I think my experience in Servant Year thus far can be boiled down to these two realizations:
- Stuff people have been telling me for years that I didn’t believe is actually true.
- Stuff I thought was true about life after college actually isn’t.
Take this, for example: I remember, during orientations at various retail jobs, my new employers telling me that I was going to gain customer service skills that would be valuable in my later career. I nodded politely, thinking to myself, But actually no, because I am not planning on making retail a career. Heh. Guess what?Those grueling shifts at Arby’s and Bath and Body Works really did hone my customer service skills, and I really am using them. Thanks to those experiences, I can throw myself into a Saturday morning grocery distribution at St. Peter’s and manage to be kind and present to every client and volunteer, no matter how crazy the last one I met was. If I can exude positive energy toward a woman ready to take me to court over an expired coupon, I can be positive toward a grumpypants who needs some food. My service sector supervisors were right, after all. Wow. Thanks, guys.
As a student, when I would have to work with or talk to people who got on my nerves for one reason or another, I would do my best to appreciate their good qualities. Always in the back of my mind, however, was a thought akin to: This person needs to learn ____, or she will not make it in the real world. You just can’t act like that! I think I assumed that all “successful” adults possess a fully formed array of social skills. That, it turns out, is not true. Lacking social skills does not mean you lack marketable skills. As a result, difficult people do not disappear from your life after college. Darn.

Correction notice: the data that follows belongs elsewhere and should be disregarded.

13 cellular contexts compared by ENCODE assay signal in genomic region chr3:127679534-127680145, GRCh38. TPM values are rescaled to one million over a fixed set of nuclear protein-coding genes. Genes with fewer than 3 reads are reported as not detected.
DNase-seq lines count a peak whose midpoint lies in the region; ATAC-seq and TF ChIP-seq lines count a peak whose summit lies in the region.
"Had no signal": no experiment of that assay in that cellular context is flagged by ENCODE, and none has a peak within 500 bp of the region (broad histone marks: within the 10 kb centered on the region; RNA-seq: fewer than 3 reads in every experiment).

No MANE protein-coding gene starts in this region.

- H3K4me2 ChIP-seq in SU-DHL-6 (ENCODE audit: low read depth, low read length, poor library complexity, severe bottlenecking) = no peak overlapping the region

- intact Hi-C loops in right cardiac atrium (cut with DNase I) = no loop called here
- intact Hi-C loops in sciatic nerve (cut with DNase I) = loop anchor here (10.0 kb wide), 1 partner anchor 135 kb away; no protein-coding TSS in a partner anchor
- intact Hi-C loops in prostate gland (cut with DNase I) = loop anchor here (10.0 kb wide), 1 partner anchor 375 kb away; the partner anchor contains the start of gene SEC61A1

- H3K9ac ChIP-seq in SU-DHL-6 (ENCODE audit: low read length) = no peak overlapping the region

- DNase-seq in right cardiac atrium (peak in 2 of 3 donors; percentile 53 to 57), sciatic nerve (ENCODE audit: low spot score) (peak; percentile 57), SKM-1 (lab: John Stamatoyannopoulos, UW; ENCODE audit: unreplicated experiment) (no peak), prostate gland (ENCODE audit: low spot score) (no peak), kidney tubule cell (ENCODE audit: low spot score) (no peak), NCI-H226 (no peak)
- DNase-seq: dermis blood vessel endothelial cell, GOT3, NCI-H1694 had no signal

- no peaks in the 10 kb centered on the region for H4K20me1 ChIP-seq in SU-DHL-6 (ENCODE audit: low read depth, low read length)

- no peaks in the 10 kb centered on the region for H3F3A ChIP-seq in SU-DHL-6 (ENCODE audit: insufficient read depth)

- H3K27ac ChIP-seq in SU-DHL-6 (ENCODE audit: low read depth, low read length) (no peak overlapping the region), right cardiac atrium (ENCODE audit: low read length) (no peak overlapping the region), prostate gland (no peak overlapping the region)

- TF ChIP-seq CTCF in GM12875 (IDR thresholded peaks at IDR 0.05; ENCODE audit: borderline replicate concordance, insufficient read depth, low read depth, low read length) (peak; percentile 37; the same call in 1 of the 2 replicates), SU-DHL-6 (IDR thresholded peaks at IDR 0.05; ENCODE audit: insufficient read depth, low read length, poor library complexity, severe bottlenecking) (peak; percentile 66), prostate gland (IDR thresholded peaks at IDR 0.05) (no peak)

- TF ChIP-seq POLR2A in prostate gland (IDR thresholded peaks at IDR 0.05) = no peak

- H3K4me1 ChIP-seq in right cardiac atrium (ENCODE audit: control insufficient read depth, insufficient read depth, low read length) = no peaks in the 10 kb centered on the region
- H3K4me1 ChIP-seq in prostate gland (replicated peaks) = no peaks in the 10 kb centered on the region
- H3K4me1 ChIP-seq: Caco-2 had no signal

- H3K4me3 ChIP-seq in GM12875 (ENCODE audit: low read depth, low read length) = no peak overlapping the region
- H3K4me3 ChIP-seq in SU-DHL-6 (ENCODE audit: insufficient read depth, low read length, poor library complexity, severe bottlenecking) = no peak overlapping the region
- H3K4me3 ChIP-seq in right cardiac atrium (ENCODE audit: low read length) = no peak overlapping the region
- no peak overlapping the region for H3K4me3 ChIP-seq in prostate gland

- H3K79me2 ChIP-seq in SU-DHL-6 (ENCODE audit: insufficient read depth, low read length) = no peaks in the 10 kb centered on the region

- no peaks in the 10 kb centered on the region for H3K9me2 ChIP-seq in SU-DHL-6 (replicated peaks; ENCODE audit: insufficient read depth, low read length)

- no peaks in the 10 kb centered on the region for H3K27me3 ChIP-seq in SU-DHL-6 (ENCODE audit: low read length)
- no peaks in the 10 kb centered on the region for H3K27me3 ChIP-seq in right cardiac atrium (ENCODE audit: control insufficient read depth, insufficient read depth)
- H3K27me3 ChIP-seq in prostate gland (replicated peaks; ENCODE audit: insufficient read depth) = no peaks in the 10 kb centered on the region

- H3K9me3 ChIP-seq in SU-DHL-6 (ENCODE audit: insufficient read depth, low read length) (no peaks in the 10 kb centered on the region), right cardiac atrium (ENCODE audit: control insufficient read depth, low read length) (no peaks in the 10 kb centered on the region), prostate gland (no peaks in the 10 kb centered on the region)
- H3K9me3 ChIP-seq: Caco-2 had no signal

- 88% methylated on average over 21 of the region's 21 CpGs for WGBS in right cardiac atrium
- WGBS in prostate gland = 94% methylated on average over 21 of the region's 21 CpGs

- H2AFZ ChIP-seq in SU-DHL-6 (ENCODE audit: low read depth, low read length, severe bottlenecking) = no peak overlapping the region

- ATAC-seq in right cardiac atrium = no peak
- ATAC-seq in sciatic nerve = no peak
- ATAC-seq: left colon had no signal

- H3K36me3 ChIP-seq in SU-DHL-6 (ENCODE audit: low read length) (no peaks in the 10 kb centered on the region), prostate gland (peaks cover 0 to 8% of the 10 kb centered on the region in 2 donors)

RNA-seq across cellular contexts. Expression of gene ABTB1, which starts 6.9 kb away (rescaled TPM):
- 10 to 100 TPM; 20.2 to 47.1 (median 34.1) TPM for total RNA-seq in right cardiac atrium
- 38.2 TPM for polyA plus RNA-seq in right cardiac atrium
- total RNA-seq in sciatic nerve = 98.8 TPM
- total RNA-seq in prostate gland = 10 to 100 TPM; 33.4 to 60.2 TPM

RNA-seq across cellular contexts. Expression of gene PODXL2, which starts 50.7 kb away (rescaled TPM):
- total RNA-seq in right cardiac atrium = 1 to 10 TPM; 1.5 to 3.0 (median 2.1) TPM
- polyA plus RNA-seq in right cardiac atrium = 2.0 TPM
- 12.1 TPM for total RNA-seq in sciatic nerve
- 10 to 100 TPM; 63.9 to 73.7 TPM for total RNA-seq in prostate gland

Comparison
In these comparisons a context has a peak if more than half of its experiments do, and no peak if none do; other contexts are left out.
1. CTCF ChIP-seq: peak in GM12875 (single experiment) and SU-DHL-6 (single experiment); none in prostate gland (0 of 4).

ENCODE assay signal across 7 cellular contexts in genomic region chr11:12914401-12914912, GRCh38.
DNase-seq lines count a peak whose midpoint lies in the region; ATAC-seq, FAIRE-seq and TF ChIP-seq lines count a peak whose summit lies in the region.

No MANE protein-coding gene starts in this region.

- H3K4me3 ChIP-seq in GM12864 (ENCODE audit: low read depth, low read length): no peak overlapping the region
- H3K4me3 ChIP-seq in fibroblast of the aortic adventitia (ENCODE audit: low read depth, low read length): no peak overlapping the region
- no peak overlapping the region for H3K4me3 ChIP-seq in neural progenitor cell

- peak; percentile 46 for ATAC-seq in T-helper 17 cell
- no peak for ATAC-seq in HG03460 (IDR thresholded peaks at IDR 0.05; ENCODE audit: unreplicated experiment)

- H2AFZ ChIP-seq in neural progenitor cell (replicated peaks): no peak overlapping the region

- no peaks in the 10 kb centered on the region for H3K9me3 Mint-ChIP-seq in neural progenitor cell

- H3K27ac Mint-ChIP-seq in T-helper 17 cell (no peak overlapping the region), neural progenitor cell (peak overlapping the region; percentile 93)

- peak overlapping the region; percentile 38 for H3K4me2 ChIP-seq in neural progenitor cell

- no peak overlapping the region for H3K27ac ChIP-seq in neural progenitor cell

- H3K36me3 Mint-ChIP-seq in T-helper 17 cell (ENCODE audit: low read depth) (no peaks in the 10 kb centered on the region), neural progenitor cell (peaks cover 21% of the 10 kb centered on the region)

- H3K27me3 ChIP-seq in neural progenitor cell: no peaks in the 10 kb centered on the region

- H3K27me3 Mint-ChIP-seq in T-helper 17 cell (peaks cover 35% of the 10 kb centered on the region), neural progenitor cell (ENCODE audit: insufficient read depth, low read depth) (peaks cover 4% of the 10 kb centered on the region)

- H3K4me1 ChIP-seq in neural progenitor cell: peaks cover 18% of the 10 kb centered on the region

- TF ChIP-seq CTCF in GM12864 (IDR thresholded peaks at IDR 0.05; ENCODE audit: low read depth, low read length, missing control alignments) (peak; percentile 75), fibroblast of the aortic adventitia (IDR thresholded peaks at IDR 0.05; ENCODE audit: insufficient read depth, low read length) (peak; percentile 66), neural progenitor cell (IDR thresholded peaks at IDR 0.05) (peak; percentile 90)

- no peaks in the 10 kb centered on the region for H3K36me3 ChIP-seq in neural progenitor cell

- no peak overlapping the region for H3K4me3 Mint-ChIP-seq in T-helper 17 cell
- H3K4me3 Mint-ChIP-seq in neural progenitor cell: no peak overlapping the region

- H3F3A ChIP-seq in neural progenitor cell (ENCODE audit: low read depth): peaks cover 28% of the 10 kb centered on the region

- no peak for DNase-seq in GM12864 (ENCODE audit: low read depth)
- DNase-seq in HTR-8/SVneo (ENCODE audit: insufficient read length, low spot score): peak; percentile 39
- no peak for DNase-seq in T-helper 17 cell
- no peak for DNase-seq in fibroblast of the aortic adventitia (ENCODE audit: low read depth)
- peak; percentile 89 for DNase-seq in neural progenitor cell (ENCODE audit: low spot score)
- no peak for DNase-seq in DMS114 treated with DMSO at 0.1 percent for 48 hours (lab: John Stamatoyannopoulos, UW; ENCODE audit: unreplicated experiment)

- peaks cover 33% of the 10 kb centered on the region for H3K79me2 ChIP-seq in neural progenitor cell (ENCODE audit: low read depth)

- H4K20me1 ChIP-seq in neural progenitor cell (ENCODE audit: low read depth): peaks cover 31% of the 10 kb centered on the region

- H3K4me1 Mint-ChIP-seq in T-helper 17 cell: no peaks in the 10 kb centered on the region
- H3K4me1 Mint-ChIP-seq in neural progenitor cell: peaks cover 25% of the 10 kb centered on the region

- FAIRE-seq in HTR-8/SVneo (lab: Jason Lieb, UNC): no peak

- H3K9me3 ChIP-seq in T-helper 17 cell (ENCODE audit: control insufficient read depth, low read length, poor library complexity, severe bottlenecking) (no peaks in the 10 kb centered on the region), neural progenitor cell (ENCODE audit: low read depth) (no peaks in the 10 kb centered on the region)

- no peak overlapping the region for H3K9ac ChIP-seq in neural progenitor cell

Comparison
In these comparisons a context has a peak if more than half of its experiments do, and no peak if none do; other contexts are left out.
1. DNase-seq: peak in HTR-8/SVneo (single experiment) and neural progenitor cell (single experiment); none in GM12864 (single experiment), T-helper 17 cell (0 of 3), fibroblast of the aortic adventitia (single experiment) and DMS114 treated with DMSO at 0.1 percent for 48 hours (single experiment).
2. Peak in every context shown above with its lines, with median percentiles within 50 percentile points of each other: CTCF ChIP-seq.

My senior year of high school, when I was applying to colleges, a few people recommended that I take a gap year. The thought terrified me. A year of aimlessness? How about “no”? My life needed to follow a defined course of action. So I didn’t know what I wanted to major in. I admitted that was a problem, but delaying college and taking a mysterious unstructured year in which to “find myself” would have been a much bigger problem. You see where this is going.
Servant Year is very much like a gap year (for some people, it is one). I am not working toward a structured, multi-year goal. I am exploring career options, going to discernment meetings, and trying new things. Wonderfully, I have become ok with this. Even through the end of my last year at college, I was working fervently to nail down exactly what my vocation is and to make it happen.
Through the readings we have had for spiritual formation meetings, I have come to accept that my vocation is not one thing that I have to find before I can fully live my life. Rather, I have come to respect that I will find my vocation by listening to my inner leadings. I can appreciate God at work in my life now instead of trying to envision what a God-filled life would look like. I am finally at a place where I am comfortable spending years exploring different careers and lifestyles. Alleluiah.
Chris Serves as Program Manager for St. Peter's Food Cupboard.